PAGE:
Decentralised autonomous organisations (DAOs) are becoming a new instrument for organisational management and scalability for Web3 initiatives. DAOs derive their value from the concept of the “global village,” or the capacity to coordinate on a global scale trustlessly.
At the topmost level, there are three categories of DAOs.
Capital allocation DAOs bring together groups of people to provide liquidity, vote on how the equity is distributed, and give back rewards to the community.
Social DAOs are organised around a token and offer the community companionship, networking, education, and collaboration.
Governance DAOs are built around important financial applications, and owning a token automatically gives you “membership” (voting rights) in the DAO and the power to change the direction of the protocol.
In their names, several DAOs position themselves as decentralised or at least intend to become completely decentralised. The underlying technology of a DAO is decentralised, but it does not mean its organisational structure should also be.
In this hyper-focus on comprehensive decentralisation, many DAOs are “DAOing” it wrong.
“DAOing” It Wrong
Traditional organisations are limited in their capacity to distribute leadership effectively. The lack of transparency and concentration of power hinders innovation, creativity, and diversity of thought.
In contrast, DAOs can leverage decentralised networks and distribute leadership in an open, dynamic, and timely manner in response to emerging requirements. Members who contribute to the organisation are rewarded with influence and voting power, resulting in a flexible leadership structure that grows with the organisation.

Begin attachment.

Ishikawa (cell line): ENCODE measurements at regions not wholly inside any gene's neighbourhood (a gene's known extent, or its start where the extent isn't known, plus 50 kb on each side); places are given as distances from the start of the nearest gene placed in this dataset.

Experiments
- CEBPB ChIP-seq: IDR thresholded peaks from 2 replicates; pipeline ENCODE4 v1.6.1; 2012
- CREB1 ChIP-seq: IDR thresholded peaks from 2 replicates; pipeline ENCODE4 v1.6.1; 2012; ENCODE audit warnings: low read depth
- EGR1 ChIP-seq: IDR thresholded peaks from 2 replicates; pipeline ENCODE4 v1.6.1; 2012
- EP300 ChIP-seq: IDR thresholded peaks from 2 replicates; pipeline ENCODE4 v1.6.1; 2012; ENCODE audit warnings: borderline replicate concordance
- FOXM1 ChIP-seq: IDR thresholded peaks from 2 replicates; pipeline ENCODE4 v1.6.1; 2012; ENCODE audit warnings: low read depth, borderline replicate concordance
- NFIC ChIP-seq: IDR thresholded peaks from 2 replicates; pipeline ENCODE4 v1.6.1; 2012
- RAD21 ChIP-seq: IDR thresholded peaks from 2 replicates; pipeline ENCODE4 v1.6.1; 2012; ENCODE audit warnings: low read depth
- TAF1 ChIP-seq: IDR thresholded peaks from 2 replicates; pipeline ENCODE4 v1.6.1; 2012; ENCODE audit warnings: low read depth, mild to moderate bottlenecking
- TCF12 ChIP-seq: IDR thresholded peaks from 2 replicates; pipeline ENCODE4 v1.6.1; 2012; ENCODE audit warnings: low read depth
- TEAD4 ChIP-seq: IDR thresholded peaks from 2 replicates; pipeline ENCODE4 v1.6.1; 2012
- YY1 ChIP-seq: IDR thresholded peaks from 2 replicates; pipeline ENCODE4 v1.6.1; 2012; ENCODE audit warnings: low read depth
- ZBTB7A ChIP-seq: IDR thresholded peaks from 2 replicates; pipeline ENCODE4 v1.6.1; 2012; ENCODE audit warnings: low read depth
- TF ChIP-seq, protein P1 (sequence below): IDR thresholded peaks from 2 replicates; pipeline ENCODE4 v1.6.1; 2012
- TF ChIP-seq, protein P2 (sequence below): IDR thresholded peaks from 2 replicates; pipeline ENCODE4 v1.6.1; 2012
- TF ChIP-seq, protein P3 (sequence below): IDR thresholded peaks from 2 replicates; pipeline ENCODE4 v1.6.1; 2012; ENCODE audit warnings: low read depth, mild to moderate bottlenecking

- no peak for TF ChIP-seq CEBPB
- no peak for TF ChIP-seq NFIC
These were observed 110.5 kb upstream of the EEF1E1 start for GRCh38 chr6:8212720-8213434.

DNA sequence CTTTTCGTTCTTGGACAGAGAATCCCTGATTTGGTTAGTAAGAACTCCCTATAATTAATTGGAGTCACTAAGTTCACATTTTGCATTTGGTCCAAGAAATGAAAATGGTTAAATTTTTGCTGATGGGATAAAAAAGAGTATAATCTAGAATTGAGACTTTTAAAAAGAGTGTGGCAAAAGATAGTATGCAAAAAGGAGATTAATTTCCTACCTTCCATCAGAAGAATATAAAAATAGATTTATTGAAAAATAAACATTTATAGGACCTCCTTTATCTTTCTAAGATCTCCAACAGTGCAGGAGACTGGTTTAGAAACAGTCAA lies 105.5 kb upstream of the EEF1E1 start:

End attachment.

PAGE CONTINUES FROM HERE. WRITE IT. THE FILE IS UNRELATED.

This model scales leadership but only necessitates its complete decentralisation.
Many DAOs assert that decentralisation is the ultimate objective, conflating system decentralisation and organisational decentralisation. The former refers to the technological systems that DAOs are founded on and employ, while the latter comprises the DAO’s social and cultural characteristics. System decentralisation should be pursued doggedly, whereas organisational decentralisation should be regarded with prudence.
An organisation that decentralises at the wrong time or for the wrong DAO risks becoming mired in disorder and inefficiency, stifling innovation like that of centralised entities.
Instead of decentralising for the sake of decentralisation, DAOs should ensure that the decentralised architecture of their token and voting facilitates efficient decision-making and scalable leadership. It necessitates a shift in perspective, with decentralisation as the starting point rather than the final result.
DAOing it right
There are examples of how to organise and run DAOs in the current DAO landscape efficiently. Emerging best practices demonstrate decentralised technology’s effectiveness when applied to effective management and scalable leadership.
Progressive decentralisation is the process of delegating progressively more decision-making authority to the community over time while ensuring that key contributors retain governance during crucial periods of early development.
Tribute Labs pioneered legal clarity to DAOs, paving the way for DAOs to be constructed using decentralised technology while retaining the advantages of conventional organisations.
Voting innovations like Ethereum Naming Service’s robust token delegation and Gitcoin’s quadratic voting have enabled communities to exercise more nuanced control. In reality, complete decentralisation of an organisation is not always the most effective course of action.
Meanwhile, the rapid adoption of artificial intelligence (AI) is already influencing how some DAOs make or inform decisions. By analysing data, identifying patterns, and making predictions, AI will assist DAOs in making better and more timely decisions. As DAOs are online-native organisations whose entire governance process is recorded on-chain, interactions can be analysed algorithmically.
Companies move quickly when they have robust and recognisable leadership, but they endure the longest when they have a flourishing community, engaged contributors, and ample opportunity. DAOs provide both opportunities: decentralised technology can still be supervised by defined hierarchies, and others can contribute, develop, and scale without permission.